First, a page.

He said diversity on college campuses encourages people to learn about the unique cultures of its citizens and people from around the world. Additionally, it actively fights injustice by helping others be more accepting and respectful of others. 

“The United States is a very big country with so many different cultures and people,” Upreti said. “Having diversity in these student groups is very important because it brings a lot to the institution.”  

Sandhiya Thiagarajan, a doctoral candidate studying chemical and bioengineering, is the vice president of the association. She said their main goal is to promote exchanges of culture so that students feel accepted and understood.  

“There should always be a diverse environment, where everybody is given a chance to represent their ideas and their views,” Thiagarajan said.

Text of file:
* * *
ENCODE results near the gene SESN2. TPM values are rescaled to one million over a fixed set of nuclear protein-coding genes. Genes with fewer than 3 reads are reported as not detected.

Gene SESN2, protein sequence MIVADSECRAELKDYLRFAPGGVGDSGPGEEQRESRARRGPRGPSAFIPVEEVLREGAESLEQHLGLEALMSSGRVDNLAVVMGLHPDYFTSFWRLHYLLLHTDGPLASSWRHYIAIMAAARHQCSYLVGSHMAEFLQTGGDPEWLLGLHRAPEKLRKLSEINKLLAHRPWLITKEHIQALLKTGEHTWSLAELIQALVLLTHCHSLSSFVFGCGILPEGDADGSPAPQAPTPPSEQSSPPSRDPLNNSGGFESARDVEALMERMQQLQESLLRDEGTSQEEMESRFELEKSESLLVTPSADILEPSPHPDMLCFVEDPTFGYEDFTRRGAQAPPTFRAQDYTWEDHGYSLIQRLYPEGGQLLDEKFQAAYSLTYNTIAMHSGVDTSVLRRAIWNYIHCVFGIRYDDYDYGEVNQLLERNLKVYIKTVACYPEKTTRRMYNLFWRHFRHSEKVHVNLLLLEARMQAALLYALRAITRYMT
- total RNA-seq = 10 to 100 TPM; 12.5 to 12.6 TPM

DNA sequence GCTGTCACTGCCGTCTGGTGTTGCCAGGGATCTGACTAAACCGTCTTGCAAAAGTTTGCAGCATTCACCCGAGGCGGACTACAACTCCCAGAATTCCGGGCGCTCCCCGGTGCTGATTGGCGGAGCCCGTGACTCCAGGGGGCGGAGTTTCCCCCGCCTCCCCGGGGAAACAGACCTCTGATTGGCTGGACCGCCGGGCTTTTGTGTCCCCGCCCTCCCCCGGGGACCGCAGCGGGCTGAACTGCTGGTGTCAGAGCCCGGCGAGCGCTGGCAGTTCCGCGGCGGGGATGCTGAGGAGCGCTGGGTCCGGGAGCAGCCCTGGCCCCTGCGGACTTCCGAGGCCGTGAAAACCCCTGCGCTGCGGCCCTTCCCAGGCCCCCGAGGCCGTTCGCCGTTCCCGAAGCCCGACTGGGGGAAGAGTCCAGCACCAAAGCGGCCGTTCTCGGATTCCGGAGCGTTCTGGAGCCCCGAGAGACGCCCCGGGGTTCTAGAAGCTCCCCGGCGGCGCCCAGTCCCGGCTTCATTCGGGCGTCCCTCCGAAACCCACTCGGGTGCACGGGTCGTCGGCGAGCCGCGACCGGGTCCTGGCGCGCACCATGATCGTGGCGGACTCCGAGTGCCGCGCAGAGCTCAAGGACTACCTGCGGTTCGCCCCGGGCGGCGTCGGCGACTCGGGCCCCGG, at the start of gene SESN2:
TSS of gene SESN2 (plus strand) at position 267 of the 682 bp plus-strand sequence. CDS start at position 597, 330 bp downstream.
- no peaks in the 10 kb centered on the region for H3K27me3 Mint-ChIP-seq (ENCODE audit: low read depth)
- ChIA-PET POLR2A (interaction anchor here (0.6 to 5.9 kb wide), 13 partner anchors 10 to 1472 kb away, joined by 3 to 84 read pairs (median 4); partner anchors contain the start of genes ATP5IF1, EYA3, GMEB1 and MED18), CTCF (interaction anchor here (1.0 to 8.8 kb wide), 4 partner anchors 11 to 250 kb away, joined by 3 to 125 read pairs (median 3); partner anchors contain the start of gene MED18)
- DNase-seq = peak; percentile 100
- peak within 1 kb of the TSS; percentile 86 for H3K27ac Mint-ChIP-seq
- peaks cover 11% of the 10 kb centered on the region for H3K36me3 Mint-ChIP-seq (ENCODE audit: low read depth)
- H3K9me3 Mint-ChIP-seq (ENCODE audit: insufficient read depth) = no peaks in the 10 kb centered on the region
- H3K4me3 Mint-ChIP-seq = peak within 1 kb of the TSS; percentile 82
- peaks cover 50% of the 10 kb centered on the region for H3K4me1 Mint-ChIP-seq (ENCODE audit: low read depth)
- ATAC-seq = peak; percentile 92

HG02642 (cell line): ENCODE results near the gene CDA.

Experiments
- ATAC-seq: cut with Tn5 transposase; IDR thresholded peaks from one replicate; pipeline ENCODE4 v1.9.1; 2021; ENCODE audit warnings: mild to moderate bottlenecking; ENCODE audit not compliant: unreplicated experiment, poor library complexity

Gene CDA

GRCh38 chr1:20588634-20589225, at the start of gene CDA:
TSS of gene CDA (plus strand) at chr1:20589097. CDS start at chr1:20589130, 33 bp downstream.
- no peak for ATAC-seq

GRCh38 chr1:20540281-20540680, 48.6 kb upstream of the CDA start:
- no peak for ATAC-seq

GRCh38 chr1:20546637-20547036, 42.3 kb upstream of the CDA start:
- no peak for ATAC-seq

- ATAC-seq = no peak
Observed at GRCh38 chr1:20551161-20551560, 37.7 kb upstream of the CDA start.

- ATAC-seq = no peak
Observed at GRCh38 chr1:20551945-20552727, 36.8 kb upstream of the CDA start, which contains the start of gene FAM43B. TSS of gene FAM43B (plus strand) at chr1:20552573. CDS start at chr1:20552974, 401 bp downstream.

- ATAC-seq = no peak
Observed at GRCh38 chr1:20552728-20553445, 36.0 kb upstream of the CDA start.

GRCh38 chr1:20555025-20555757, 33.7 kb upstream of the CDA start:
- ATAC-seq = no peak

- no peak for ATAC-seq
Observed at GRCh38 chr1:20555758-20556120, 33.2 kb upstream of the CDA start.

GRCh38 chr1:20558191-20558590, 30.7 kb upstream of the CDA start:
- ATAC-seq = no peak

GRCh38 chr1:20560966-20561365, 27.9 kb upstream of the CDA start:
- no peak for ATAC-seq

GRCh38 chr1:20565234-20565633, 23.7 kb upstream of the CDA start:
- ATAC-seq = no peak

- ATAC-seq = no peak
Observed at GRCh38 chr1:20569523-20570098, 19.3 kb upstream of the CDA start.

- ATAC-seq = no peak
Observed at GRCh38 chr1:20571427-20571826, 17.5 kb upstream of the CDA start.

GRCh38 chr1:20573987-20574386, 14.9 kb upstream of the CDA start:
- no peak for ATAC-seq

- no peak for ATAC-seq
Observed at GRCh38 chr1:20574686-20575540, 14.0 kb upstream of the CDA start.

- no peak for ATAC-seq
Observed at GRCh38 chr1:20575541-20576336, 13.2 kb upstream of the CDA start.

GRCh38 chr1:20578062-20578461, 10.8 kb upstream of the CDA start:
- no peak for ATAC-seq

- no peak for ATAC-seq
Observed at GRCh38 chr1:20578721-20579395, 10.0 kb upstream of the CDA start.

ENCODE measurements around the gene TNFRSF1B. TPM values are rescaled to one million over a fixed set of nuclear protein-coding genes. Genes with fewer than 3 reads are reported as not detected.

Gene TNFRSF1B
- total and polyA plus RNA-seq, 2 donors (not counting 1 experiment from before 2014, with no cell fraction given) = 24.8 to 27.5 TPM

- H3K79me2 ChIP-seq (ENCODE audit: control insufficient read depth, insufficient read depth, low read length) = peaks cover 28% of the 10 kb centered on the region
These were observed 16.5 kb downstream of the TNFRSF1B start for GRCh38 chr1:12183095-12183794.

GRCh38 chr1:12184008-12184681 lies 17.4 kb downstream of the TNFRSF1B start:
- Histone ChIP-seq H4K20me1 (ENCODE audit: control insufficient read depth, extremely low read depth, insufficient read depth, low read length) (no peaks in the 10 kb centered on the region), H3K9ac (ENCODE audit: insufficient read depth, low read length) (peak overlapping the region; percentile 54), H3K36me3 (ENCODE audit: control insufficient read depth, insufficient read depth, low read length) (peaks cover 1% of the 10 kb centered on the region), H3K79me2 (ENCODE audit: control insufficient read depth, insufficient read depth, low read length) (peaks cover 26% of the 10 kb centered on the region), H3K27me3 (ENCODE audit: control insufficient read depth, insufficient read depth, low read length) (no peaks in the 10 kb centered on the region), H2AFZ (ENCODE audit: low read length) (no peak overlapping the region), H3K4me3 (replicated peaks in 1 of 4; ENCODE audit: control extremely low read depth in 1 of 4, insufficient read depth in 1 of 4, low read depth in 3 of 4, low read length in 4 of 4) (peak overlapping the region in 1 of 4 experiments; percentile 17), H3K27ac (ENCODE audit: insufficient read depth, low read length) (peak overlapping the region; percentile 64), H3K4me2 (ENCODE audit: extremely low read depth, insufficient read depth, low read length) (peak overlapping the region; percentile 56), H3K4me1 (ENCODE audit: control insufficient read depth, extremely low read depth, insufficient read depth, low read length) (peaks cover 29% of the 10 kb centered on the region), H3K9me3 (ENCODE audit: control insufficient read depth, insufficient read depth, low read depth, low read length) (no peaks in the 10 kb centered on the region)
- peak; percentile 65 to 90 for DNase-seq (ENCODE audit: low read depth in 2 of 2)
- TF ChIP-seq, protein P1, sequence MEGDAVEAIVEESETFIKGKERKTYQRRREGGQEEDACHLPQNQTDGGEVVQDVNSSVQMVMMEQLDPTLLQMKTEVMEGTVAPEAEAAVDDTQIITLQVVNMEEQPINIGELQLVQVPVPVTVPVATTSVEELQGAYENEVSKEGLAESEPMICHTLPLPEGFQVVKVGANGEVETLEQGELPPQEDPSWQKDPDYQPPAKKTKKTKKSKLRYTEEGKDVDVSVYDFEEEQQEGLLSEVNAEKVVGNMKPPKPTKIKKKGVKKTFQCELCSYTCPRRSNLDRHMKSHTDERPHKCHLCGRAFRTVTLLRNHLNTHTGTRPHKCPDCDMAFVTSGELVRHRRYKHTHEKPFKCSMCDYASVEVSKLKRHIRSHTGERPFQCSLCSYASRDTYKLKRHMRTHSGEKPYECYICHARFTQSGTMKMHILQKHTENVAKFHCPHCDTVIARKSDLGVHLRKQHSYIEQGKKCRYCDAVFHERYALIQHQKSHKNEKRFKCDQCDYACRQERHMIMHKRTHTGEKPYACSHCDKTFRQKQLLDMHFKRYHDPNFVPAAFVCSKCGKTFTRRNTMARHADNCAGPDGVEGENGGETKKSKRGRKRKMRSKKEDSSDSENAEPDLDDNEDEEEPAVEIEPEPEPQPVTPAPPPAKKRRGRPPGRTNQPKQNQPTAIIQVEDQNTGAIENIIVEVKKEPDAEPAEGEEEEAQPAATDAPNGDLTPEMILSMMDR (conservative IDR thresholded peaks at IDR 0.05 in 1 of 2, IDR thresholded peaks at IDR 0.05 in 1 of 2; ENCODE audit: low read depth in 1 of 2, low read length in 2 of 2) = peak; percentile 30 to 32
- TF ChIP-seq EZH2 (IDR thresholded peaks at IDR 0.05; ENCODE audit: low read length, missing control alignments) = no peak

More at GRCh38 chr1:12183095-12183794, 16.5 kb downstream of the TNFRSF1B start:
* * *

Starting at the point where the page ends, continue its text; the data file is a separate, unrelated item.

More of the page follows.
The association is also open to Indian families in the Tuscaloosa community and anyone else who wants to get involved. Within the past few years, the club has seen a lot of growth and many families attend their events such as Bollywood nights and Diwali. 

Both Upreti and Thiagarajan said they have enjoyed their experiences at the University and like being a part of ISAT because it makes them feel more at home, strengthens their leadership skills and allows them to meet many new people. 



The African Students Association is an active group on campus that welcomes international students as well as people interested in African culture. 

The ASA’s mission states that they support involvement on the University’s campus and foster unity amongst students regardless of race, ethnicity or religious orientation. 

Sunday Okafor, a doctoral candidate studying civil engineering, joined when he came to the Capstone in 2021 and is now the president of the organization. 

“The primary aim of the association is to create a community for international students from Africa and also to create an avenue for other people to interact with and learn more about the culture and heritage,” Okafor said.